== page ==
Progress without Poverty - Lesson 2: Economic Community and Economic Models

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Simple ‘Economic Community’

Figure 3 Each column in Figure 3 represents the value added by a firm within a small economic community where each firm occupies a unique location, and each location, whilst of equal size varies in respect of its economic response to the input of human enterprise, capital and energy etc. In the interests of simplicity the economic community indicated here consists of only eight firms. The height of each column represents the value added on that site for a unit of input. Thus whilst inputs are equal, the differences in output, (value added), are due entirely to the inevitable peculiarities of each particular location. This phenomenon is a feature of every economic community - every village, town, city, country and continent - world wide. Its presence may be obscured by the very real differences in inputs that occur in the real world but the differences in output that arise as a result of differing inputs of enterprise, skill, capital etc., overlay the differences indicated here, they do not nullify them.

The importance of viewing an economy in this way i.e. setting the firm’s inputs as equal on all sites, is that it enables us to identify that part of the output that is due to the firm’s inputs only, and that part of the firm’s output that is due to advantages of their location, compared with others in the same community. In a money based trading economy the relevant output, since it is sold, is in fact it’s net ‘income’ and the income that is due to a firm on account of its inputs may be regarded as it’s ‘Earnings’. It represents the sum of the returns due to its component inputs viz. Labour (wages) Capital (interest) and Enterprise (profit), It is clear that firm ‘H’ occupies a site that enjoys no overall economic advantage when compared with any of the other sites within this community. The full value added by the firm’s inputs on this site is thus all ‘earned’ i.e. its ‘Earnings’. Since all firms are assumed to provide equal inputs they all ‘earn’ a similar amount i.e. equal to that earned on the least productive site in use (the margin) - site ‘H’.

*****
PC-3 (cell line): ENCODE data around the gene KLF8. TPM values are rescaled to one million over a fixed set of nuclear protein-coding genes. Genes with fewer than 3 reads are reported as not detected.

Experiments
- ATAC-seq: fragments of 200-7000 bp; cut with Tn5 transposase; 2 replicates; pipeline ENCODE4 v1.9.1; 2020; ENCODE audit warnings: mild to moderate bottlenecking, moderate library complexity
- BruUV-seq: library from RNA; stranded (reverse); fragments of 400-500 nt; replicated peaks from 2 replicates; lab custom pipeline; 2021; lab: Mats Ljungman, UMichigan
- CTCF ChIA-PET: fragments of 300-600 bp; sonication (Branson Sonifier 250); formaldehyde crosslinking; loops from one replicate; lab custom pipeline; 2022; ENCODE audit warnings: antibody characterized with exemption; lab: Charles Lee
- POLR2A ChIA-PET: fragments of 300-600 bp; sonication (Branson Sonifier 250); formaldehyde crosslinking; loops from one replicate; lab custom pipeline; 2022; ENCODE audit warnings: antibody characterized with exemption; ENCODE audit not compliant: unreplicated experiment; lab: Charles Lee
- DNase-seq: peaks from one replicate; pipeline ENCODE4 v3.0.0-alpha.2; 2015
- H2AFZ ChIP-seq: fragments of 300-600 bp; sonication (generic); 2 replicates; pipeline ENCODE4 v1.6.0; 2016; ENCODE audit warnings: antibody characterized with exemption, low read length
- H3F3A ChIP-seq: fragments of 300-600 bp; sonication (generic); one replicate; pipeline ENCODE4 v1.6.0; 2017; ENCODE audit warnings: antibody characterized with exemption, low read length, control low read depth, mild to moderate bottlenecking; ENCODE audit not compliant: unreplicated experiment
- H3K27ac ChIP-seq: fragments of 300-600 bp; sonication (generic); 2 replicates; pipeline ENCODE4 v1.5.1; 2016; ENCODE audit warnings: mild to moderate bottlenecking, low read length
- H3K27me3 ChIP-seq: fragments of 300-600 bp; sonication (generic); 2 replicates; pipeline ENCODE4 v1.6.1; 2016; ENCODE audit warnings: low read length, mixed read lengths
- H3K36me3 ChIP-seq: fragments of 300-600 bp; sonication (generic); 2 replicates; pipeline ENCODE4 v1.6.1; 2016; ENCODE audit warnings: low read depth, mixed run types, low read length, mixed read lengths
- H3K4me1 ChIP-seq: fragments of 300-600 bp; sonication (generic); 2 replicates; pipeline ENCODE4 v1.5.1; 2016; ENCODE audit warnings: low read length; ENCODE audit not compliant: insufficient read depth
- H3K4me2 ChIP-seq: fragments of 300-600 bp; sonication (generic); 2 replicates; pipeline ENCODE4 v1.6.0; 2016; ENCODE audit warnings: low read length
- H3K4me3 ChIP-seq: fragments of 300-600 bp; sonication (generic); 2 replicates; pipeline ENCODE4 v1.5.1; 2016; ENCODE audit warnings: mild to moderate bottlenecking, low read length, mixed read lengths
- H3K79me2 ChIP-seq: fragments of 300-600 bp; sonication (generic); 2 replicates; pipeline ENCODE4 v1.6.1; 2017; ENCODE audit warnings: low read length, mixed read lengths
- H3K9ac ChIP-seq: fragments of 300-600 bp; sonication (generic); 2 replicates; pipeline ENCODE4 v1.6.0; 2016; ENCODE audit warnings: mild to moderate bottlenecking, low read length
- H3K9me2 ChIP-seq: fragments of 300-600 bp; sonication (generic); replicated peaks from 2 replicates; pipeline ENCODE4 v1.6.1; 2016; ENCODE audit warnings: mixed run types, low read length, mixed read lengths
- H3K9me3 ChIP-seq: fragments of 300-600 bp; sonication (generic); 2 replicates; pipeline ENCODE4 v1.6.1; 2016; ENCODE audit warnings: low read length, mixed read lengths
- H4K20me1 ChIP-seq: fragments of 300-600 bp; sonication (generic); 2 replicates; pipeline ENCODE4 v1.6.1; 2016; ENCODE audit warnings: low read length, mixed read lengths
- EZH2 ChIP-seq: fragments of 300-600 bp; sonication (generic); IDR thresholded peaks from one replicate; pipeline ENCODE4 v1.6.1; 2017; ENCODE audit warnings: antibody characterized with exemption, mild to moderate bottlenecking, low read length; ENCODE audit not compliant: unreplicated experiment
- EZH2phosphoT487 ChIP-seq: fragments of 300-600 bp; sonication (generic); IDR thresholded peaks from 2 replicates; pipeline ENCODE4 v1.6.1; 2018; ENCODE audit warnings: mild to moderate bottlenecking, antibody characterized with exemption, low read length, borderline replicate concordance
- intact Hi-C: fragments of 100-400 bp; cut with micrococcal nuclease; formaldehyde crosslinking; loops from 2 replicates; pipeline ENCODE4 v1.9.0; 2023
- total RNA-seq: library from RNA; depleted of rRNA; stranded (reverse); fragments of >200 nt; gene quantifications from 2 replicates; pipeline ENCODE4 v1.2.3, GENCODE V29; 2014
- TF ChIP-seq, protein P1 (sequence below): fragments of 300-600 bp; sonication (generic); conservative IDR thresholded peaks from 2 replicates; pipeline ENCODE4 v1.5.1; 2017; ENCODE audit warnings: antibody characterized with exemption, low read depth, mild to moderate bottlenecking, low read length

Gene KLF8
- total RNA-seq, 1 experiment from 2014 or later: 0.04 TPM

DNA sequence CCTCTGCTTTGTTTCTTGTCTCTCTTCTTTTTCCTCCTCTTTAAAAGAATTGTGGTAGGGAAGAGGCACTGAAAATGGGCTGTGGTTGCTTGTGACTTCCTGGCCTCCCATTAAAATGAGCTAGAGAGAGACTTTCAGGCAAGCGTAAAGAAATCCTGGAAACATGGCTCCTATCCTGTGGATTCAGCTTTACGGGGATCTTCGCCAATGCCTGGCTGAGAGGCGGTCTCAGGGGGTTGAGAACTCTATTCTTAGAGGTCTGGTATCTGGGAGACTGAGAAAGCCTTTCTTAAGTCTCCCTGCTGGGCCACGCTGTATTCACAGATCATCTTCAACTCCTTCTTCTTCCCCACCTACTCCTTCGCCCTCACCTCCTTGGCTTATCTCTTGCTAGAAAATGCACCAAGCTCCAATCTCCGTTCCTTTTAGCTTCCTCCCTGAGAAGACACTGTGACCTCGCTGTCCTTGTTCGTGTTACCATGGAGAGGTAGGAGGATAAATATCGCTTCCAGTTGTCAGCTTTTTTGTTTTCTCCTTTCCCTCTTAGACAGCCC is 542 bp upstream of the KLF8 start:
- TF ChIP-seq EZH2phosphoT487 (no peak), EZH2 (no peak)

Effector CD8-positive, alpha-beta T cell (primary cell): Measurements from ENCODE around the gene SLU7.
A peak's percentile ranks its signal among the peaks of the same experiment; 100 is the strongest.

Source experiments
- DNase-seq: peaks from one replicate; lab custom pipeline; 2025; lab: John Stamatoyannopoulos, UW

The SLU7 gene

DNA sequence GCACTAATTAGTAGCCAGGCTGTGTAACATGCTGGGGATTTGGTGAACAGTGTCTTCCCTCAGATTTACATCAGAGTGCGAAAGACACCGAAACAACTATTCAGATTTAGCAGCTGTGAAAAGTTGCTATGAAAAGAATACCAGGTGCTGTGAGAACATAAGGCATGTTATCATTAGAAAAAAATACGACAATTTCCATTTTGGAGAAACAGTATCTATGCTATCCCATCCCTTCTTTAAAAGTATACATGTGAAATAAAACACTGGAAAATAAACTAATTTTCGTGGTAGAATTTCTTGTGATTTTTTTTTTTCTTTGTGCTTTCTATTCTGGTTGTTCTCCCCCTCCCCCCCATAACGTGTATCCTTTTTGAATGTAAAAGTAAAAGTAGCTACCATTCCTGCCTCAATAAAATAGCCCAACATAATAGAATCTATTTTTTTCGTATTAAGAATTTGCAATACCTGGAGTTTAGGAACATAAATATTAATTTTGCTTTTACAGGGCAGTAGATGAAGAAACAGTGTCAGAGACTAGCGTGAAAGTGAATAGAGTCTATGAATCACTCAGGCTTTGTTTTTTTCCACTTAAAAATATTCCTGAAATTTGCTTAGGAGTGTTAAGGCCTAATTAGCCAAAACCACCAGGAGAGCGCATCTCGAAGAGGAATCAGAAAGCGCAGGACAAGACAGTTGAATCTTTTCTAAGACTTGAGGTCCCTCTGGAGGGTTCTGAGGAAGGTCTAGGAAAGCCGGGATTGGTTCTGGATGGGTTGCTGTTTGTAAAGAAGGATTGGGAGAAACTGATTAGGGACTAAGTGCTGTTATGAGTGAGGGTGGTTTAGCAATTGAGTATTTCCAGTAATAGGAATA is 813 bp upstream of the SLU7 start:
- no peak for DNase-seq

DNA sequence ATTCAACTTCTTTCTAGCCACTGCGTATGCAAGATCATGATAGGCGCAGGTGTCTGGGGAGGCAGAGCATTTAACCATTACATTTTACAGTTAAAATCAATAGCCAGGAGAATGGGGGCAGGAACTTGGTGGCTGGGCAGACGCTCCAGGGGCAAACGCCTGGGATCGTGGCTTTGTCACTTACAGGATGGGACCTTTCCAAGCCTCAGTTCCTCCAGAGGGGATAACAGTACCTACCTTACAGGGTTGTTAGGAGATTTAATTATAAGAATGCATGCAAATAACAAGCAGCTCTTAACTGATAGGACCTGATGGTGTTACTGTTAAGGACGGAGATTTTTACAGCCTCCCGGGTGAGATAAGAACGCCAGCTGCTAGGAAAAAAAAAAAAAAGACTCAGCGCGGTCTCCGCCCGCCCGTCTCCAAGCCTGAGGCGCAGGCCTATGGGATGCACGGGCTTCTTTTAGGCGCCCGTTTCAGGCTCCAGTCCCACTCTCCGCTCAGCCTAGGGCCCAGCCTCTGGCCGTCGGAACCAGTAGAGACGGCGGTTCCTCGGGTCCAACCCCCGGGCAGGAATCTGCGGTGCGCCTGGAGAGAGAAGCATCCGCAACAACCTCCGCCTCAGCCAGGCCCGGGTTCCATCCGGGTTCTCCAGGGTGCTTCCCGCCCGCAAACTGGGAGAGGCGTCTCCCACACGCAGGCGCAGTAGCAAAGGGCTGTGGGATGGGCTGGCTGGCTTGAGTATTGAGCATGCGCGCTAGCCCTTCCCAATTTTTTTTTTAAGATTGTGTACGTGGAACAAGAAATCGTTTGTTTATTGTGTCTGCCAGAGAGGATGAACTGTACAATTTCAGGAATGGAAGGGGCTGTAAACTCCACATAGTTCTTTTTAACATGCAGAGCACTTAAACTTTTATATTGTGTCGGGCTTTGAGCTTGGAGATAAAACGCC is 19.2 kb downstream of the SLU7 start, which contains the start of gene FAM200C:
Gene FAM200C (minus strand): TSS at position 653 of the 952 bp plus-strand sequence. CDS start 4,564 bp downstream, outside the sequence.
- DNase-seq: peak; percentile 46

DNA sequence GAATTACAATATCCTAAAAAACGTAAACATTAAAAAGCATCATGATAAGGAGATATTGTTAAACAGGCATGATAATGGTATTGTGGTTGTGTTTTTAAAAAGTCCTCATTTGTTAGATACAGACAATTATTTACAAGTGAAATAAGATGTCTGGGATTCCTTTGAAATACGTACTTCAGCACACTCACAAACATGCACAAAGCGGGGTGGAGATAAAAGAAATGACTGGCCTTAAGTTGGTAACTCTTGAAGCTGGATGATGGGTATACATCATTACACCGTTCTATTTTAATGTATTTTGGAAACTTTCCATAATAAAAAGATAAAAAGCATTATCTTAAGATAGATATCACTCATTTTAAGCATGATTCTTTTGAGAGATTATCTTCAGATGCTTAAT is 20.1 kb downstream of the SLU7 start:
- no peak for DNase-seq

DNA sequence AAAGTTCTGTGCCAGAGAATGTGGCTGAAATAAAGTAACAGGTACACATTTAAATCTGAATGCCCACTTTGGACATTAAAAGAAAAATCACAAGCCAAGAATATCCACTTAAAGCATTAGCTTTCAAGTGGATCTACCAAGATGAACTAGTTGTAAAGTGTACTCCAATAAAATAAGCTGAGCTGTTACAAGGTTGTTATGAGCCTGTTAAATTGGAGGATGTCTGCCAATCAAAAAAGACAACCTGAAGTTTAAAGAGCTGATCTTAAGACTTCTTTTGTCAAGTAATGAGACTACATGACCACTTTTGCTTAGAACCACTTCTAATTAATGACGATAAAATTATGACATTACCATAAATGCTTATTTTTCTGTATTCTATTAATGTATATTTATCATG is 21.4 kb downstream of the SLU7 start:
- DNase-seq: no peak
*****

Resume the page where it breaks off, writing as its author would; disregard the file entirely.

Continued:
The additional value shown on the seven sites A – G in excess of the general level of earnings (established at the margin ‘H’) is due entirely to the enhanced economic qualities that those sites enjoy. The occupants do not create that additional value by virtue of their own efforts or enterprise etc. but because the community permits and protects their exclusive occupancy of sites that happen to be superior to the least productive site in use (marginal site H).

We may thus see that this extra value added is by virtue of the services, infrastructure and protections that the community as a whole provides to each and every site occupant. As we noted earlier the extent of this benefit varies from site to site.

Ricardo’s Law of Rent

It will be apparent to many that we have here employed a model based upon one of the most basic and universally recognised theories of classical economics namely ‘Ricardo’s Law of Rent’ where this surplus is termed ‘The Economic Rent of Land’. It may be noted that in his original model Ricardo assumed that variations in productivity were due to varying fertility such that the crop yield reflected such variation. Here we make no such assumption but we do assume that each firm employs an equivalent amount and quality of human enterprise, capital equipment and energy on their location.

Figure 4figure4-s.gif

Figure 4 thus shows how the two Primary Factors of Production (labour and land) give rise to a Primary Division of Wealth consisting of two parts (earnings and rent). It should also be noted that this ‘primary division’ is not based upon any claims being exercised by any of the players in the economic process of production. It does not arise due to the relative strengths or weaknesses of anybody’s bargaining or market position but rather from the nature of economic activity itself, taking place within the context of civil society. We may thus contrast this ‘primary division’ (arising from economic ‘factors’) with the primary and secondary ‘distributions’ of wealth that take place in the economy today which are very much dependent upon the relative strengths of competing claims and claimants.

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